The Power To Cloud Men's Minds

Will Apple take on building a business mobility support system in the cloud? Here's why they won't, and why they shouldn't.

Jake Widman, Contributor

September 21, 2009

4 Min Read

Will Apple take on building a business mobility support system in the cloud? Here's why they won't, and why they shouldn't.My colleague Bob Evans over at InformationWeek argues today that Apple's next big opportunity is in building the "iCloud" to connect mobile workers with the information repositories they depend on. Bob envisions a "place into which enterprise data and information can securely flow and from which mobile devices can pull all manner of real-time information as comprehensively and simply as if they were using their desktop" -- data from SAP and Oracle systems, from Microsoft and Symantec sources, from IBM and Accenture projects. And he argues that only Steve Jobs and Apple have the "political skill, personal will, technological vision, marketing muscle,...big and bustling built-in base of followers, and...charisma" to pull together the various players to build such a cloud.

I'm not going to argue with his characterization of Jobs and Apple -- they do have those qualities. But I don't think that, as they're expressed at Apple, they'd be of much use in this project. I don't believe even Jobs could overcome the suspicion and resistance in the particular market he'd have to sell this idea to, and I think he'd see the potential for a huge, expensive, public failure for Apple, the last thing a company that trades so much on its image needs.

Bob cites the iPhone App Store as ways Apple has already shown itself able to bring together disparate parties to create an opportunity. And he mentions iTunes as evidence that Jobs can convince a reluctant industry to embrace a new model. But I think his analysis misses a few essential difference between those and what he proposes.

First, in both those instances, Apple is acting as a broker in what remains a one-to-one transaction. Furthermore, they're selling discrete packages of digital information -- all they needed was a server to store them on. In the iCloud, however, Apple won't have the SAP and IBM data themselves to sell -- they would need to do the hard work of translating information from a bunch of incompatible silos that they don't have control over.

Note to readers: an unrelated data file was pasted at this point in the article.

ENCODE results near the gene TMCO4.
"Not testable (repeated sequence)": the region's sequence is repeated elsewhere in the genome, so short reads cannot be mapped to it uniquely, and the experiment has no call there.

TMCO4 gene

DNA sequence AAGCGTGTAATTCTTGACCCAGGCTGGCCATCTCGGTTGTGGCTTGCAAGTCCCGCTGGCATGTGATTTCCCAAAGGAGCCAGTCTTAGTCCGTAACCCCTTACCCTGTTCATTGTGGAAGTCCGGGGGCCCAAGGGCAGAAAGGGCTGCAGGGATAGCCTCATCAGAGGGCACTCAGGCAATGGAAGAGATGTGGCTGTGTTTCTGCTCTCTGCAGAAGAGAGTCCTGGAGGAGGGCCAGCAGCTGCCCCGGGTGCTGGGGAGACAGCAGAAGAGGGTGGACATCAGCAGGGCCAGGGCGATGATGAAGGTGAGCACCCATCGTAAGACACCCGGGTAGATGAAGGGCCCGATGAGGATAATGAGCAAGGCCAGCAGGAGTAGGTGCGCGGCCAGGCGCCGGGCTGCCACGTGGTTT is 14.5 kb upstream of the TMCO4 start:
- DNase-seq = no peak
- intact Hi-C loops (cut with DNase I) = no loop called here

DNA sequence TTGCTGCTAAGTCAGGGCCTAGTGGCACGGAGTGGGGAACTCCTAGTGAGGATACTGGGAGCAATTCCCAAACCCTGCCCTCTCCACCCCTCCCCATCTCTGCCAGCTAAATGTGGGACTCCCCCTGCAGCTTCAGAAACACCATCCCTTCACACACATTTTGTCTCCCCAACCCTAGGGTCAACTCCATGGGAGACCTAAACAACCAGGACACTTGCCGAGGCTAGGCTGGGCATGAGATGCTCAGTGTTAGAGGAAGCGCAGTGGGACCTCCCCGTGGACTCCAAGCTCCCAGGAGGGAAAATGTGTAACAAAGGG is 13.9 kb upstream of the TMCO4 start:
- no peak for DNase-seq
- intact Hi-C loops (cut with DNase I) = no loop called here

And for what? The App Store and iTunes exist to support devices that Apple makes. Estimates of Apple's profit margin on iTunes music range from 10 to 30 percent, while their profit margin on iPods and iPhones may exceed 50 percent. What's the device that gives Apple that kind of margin from the iCloud?

I also don't think Apple would be able to pressure SAP and Oracle the same way they could pressure the record companies. The latter were already losing sales to digital downloads and had no alternative way to monetize what was already happening (easy to forget now, with the proliferation of digital music stores). But the companies supplying data to the iCloud aren't threatened in the same way -- it's not like there's a Napster for acquiring ERP systems.

Finally, I don't think the real customers for the iCloud are going to embrace an Apple-mediated solution. Apple wouldn't be able to market the iCloud to end users, they'd have to sell it to the IT crowd, who've never been particularly trusting or enamored of Apple. Furthermore, the things Apple does well -- design, user interface, and so on -- don't carry as much weight with IT folks (who sometimes seem to view them as negatives) as they do with consumers. And can you imagine Microsoft's reaction if Apple started approaching vendors about participating in the iCloud? You'd have an announcement of the Microsoft ShareCloud as soon as they could put together a canned demo, and that sound you'd hear would be the stampede away from Apple. At that point, it wouldn't matter if ShareCloud ever materialized or not.

No, while there's a real need to be met there and the Apple iCloud is a tempting picture, I think it would be a disaster for Apple to pursue. The rewards (for Apple) are too few and the risks are too great. Steve Jobs has never been one to put the key to Apple's success or failure in someone else's hands, as he'd have to here.

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